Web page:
Today sees the launch of “Think. Check. Submit.” (TCS), a campaign to help researchers learn who they can trust when they are seeking to publish their work. The campaign is co-ordinated by ALPSP, DOAJ, INASP, ISSN, LIBER, OASPA, STM, UKSG, and individual publishers including BioMed Central, Springer Nature and Ubiquity Press. (Full Disclosure: I am the Honorary Secretary of UKSG, and used to work for TBI Communications which is managing the campaign.)
The campaign reflects substantial concern in the information community about “predatory” publishers, and is a timely addition to other efforts such as the Coalition for Responsible Publication Resources. Its launch coincides with the publication of a new study (Shen & Björk, 2015) that analyzes publications in “predatory” journals to determine whether any particular researcher groups are vulnerable to this “predation” – the study concludes that “the problem of predatory open access seems highly contained to just a few countries, where the academic evaluation practices strongly favor international publication, but without further quality checks.” TCS will aim to help “vulnerable” authors by providing them with guidance for evaluating the publishers and journals to whom they submit their work for publication.
TCS has been particularly created to help early career researchers in emerging economies, who are under great pressure to publish but don’t necessarily receive the same level of support and guidance from their institutions and supervisors as their counterparts elsewhere; the Shen & Björk study notes that “Asia and Africa contributed three quarters of authors” of the publications analyzed. The campaign is taking a positive approach, providing tools to help people think critically and make informed decisions, rather than making people afraid of getting it ‘wrong’ in future, or embarrassed by having got it ‘wrong’ in the past.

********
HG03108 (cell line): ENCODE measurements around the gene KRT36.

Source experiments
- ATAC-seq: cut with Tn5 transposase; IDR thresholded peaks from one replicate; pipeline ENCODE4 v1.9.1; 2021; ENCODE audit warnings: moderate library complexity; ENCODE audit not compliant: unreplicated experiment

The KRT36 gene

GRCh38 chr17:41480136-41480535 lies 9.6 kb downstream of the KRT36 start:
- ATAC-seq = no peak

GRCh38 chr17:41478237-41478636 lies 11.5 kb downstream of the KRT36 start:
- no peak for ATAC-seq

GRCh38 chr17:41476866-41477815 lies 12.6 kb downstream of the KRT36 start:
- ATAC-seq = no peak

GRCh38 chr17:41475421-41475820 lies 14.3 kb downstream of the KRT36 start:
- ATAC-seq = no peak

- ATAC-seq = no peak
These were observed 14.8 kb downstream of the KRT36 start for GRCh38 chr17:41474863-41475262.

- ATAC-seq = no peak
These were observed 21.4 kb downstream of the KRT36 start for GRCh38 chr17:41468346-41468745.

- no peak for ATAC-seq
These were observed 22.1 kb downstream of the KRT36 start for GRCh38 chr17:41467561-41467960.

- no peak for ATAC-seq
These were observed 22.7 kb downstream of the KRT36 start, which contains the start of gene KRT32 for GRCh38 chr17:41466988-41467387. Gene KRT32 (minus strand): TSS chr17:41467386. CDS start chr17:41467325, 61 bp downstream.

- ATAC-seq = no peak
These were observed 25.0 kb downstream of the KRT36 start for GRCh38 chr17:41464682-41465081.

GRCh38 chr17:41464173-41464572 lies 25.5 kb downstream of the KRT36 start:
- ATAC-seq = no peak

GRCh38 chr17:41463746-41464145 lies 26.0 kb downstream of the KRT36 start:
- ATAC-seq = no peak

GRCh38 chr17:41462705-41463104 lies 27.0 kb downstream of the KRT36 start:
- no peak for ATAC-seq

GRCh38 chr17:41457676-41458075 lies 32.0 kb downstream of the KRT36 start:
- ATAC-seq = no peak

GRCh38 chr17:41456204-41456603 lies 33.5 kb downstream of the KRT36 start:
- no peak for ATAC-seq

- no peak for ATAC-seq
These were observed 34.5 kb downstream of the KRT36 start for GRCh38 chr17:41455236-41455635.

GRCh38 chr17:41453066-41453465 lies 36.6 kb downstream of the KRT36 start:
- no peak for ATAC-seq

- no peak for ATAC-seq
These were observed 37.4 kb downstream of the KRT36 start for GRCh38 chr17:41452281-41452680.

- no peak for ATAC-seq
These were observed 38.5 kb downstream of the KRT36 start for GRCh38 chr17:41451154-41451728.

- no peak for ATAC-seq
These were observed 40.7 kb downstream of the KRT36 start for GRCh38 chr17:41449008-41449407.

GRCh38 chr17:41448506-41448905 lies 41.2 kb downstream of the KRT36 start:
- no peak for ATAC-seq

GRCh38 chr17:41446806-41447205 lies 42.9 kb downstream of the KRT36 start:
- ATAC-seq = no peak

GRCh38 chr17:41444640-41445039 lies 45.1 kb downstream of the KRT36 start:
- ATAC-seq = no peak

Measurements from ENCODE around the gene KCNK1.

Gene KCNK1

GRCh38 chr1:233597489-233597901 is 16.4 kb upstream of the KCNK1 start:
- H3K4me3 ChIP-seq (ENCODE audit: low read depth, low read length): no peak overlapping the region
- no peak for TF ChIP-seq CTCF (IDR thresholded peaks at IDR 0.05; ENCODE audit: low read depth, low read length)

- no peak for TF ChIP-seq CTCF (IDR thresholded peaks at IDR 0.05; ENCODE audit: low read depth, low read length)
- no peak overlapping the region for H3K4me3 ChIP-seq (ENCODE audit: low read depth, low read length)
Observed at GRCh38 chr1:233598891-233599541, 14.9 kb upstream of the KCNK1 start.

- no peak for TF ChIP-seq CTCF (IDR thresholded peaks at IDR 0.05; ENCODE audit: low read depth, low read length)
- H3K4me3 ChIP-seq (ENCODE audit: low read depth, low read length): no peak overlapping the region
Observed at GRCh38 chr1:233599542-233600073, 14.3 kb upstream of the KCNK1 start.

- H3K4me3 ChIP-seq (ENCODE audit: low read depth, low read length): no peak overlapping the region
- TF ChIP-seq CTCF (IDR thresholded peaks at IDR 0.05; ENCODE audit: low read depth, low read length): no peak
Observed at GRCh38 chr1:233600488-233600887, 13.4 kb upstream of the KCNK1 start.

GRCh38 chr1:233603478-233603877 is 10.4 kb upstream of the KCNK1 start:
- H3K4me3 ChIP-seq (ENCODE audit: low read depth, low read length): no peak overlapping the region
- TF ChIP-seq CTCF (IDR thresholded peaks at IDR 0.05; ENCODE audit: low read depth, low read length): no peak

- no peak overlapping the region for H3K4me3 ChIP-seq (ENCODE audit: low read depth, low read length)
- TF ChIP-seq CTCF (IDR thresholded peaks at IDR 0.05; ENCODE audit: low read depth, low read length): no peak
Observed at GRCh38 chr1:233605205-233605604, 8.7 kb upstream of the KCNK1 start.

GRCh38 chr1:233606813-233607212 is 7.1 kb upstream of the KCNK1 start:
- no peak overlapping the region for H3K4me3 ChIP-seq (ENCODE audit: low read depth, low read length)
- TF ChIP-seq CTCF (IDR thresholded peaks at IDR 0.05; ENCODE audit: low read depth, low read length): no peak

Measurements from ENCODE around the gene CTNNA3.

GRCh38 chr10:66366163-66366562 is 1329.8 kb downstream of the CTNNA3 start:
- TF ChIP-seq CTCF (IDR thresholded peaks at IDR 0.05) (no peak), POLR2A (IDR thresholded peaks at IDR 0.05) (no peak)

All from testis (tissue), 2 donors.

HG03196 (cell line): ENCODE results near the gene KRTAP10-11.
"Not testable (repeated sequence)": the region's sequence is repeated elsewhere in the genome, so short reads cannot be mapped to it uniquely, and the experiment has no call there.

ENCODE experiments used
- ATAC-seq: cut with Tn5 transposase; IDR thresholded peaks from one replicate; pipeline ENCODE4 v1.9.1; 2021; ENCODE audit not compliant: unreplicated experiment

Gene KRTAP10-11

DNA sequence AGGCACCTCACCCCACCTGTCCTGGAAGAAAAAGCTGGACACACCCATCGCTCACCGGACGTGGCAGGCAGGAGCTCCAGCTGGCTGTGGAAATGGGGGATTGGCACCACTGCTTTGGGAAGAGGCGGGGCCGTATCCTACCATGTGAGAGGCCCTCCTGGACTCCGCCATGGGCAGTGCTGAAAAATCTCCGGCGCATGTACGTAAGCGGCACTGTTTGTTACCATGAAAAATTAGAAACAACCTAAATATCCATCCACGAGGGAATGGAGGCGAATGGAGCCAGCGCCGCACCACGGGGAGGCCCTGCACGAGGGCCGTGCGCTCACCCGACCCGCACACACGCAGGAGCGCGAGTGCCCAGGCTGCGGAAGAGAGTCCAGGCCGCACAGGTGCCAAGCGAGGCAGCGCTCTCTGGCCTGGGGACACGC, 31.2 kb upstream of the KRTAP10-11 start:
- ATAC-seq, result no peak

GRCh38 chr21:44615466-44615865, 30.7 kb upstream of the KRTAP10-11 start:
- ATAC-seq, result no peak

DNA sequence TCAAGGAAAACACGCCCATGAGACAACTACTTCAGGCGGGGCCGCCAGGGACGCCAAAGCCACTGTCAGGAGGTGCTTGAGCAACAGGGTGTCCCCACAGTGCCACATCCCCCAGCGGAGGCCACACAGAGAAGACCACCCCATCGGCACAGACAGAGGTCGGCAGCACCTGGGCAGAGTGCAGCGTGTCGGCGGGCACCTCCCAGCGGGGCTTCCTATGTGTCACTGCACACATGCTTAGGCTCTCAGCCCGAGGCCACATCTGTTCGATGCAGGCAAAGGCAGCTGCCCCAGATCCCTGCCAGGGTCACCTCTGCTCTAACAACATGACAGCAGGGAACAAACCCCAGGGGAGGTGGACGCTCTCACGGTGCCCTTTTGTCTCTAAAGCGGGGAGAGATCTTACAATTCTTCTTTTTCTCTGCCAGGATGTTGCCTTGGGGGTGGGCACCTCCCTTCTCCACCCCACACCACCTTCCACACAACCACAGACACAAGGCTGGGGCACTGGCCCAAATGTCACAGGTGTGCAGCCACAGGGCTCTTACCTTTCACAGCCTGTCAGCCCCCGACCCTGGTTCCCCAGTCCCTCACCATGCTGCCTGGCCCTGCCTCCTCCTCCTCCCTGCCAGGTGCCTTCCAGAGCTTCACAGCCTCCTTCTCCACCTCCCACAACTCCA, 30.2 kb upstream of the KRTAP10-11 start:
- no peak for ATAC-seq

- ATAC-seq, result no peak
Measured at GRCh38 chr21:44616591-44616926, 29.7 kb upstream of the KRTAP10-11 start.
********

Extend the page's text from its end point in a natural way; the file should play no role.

At the heart of the campaign is a checklist of what to look for – can you tell who publishes the journal? Have you read any of its papers? Do your colleagues recognize it? How do the existing articles fit with your work? The organizations are careful not to be seen to be telling people where to publish; the campaign’s focus is information equality – guidance that may seem like common sense to many of us, but that is aimed at those who aren’t so familiar with the publishing world.
The guidance was created by reviewing some of the less “trustworthy” operations currently active in publishing, and parsing these for common factors that could be distilled into a check list and FAQ. The website is written in straightforward language that will be broadly accessible to a global audience. Its text-heaviness is not accidental, as it is therefore lends itself much more readily to simple browser-based auto-translation, although a video animation will soon be added to help convey the campaign’s messages visually. The campaign will be launched on a rolling basis through regional conferences, regional social media, and local language communications (e.g. search engine advertising); communications will be given a new theme each month to broaden the campaign’s appeal. The team hopes to hold an “awareness week” (along the lines of this week’s inaugural Peer Review Week) later in the year once some initial awareness has been raised. One useful function of the campaign, given that there’s no readymade marketing list for the people it’s trying to reach, and no obvious forum for big bang events, is to encourage authors to sign up for updates, so that further guidance can be shared with them directly in future.
The campaign will be measured in the usual ways – engagement with the website’s calls to action, social media interaction and reach, media coverage and so forth. The project has an initial 6-month lifespan and we can hope that it is sufficiently successful in its launch phase to merit ongoing support from the information community. It strikes the right note in terms of how it is approaching the problem – constructively, and with a realistic recognition of the challenges involved. With more funding, it would be possible to increase outreach (for example, by getting institutions on board for campus-based events, or with heavier promotion at niche conferences). Strategic partnerships may also be possible once the program is established, both with organizations already active in the same target markets (perhaps a role for EIFL, INASP, HINARI?) and with organizations whose services could be similarly beneficial but who may be facing similar challenges in terms of difficult to reach audiences (e.g. ORCID, Figshare).
I’d encourage Scholarly Kitchen readers to help to increase the visibility of the campaign by linking to it from your websites, particularly if you are a publisher with nothing to hide – your proud endorsement of “Think. Check. Submit.” is good for your own credibility as well as that of the campaign! New campaign partners are welcome and more information is available at thinkchecksubmit.org.
Shen, C. & Björk, B.. (2015). ‘Predatory’ open access: a longitudinal study of article volumes and market characteristics. BMC Medicine. 13:230. doi:10.1186/s12916-015-0469-2